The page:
• Broadband width;
  • Assisting with implementing energy efficient buildings;
  • Sharing transportation and maintenance; and
  • Processing payroll or purchasing.


Regents Proposals


The following are recent Regents proposals concerning topics addressed by the two executive commissions.


  • Streamlining school district planning and reporting.  The Regents have recommended a mandate relief bill for school districts that would eliminate duplicative reporting and give the Commissioner authority to continue to upgrade and streamline school district and BOCES planning and reporting. Streamlining will also help the Department, BOCES and district staff to use information more strategically and comprehensively.


  • Give the Big four city school districts access to BOCES services The Regents 2008-09 State Aid proposal recommended that the State give the Big Four city school districts (Yonkers, Rochester, Syracuse and Buffalo) the authority to contract with a neighboring BOCES for services in critical service areas that are strong in BOCES and weak in the city district and to pay BOCES Aid for such expenses.  The Regents recommended the State provide a corresponding increase in aid to the New York City school district to allow it to fund similar programs within the city district without BOCES.  Such regional services can include:
  • Arts and cultural programs for students;
  • Career and technical education programs for students;
  • Staff development as part of a district-required professional development plan and annual professional performance review;
  • Technology services provided through BOCES; and
  • Regional teacher certification.


  • Make improvements to BOCES Aid by raising the cap on salaries of BOCES employees that are aidable and increase the equalization of the BOCES Aid formula by eliminating the aid ratio option that benefits wealthier school districts.  This would provide additional aid for increased costs that BOCES incur for employee salaries and would enhance the State’s role of providing educational opportunity by equalizing aid so that poorer districts receive more aid and wealthier districts receive less.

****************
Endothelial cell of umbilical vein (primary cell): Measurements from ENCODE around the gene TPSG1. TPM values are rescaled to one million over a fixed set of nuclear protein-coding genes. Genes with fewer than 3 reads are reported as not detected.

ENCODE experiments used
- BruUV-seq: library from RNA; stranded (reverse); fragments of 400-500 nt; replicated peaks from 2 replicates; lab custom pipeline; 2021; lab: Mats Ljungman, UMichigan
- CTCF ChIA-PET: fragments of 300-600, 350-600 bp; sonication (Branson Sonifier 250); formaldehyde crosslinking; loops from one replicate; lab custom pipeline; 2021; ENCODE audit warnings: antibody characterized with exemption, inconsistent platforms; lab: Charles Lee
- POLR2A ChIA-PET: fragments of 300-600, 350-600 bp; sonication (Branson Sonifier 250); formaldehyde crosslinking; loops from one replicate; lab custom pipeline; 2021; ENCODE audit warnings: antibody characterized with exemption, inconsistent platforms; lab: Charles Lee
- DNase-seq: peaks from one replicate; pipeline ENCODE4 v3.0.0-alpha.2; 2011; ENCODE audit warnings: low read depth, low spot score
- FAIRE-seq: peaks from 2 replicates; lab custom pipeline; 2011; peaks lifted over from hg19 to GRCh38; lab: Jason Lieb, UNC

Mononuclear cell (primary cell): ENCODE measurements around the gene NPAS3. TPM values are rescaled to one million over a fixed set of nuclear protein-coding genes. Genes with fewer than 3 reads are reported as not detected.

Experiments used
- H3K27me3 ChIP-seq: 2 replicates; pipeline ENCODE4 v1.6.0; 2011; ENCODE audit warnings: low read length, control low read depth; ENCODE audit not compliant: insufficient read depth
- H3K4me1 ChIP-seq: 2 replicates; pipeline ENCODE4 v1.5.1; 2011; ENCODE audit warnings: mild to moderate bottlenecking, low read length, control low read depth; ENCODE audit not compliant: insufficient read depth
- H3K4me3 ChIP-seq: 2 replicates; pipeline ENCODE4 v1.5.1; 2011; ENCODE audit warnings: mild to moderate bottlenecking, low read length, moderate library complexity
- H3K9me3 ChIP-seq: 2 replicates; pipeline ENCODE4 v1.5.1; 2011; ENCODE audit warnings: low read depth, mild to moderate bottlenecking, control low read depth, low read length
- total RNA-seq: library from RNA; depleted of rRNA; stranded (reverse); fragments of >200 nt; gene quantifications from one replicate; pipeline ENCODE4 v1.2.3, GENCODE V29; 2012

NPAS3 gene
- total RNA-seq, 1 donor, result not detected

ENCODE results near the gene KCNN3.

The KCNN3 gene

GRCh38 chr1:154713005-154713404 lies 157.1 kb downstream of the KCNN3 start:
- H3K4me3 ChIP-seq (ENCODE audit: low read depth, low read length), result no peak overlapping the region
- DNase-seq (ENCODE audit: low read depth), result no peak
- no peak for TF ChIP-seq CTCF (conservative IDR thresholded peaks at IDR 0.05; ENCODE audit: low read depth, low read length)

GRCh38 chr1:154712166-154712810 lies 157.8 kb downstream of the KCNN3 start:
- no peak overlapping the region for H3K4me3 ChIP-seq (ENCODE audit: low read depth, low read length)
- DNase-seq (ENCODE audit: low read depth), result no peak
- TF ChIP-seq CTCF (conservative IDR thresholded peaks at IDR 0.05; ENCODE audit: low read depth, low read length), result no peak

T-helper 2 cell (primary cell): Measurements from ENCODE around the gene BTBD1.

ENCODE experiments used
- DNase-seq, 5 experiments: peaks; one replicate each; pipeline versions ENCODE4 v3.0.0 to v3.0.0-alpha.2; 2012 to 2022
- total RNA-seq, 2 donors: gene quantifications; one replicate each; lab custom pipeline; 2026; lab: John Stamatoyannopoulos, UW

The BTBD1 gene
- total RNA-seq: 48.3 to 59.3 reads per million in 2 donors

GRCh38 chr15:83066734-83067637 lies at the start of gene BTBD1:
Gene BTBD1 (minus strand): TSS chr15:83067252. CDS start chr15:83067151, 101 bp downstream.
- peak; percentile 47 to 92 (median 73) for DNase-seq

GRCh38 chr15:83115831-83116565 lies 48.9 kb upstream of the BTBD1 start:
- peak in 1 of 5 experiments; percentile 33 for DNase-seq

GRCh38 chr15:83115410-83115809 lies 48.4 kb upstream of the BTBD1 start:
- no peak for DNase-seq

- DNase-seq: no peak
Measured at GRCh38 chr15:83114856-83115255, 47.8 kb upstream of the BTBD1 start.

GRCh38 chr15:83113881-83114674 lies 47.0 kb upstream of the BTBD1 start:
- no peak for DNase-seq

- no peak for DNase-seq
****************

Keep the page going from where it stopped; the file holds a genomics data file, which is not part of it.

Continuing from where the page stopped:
• Eliminate the salary cap on District Superintendents.  This proposal would enhance the ability of BOCES and the State to attract and retain qualified individuals to serve as District Superintendents of schools by eliminating the current cap on salaries and certain benefits while maintaining limitations on payments for accrued leave at the time of retirement or other separation from service. The proposal would eliminate the salary cap, currently 98 percent of the salary earned by the Commissioner of Education for fiscal year 2003-04 or $166,762, with annual increases also limited.

Selected BOCES Programs and Cooperative Activities

The following pages describe some specific BOCES programs and cooperative activities that BOCES participate in.  These are examples of such programs and activities.  Each of the 37 BOCES offer more than 100 services each of which may be slightly different from the same service offered by another BOCES.  BOCES offer many quality programs and services in addition to those that this section describes.  The programs and the type of service are listed in the following table.



Type of Service


Alternative Education




Reading Recovery

Career Academy

Science Center

Special Education






Cooperative Bidding




Central Business Office



Energy Savings

Inter-municipal agreement


Erie 1                                                          

Health Benefits Plan Trust

BOCES action







Broome-Tioga BOCES has offered alternative education programs since the early 1980s.  These all lead to a New York State local or Regents diploma with credit recommended by means of a transcript to the local component district which grants a diploma from their school.  The philosophy surrounding the programs is to provide a common positive school culture which focuses on maximizing student potential and providing academically rigorous courses, career opportunities, and a clear post secondary plan upon completion.  Statistically, the program averages 90 percent of students gaining a high school diploma with 50 percent attaining a Regents diploma, and 40 percent a local diploma.  In school year 2006-07 of the 81 students eligible to meet graduation requirements 43 or 53 percent graduated after four years.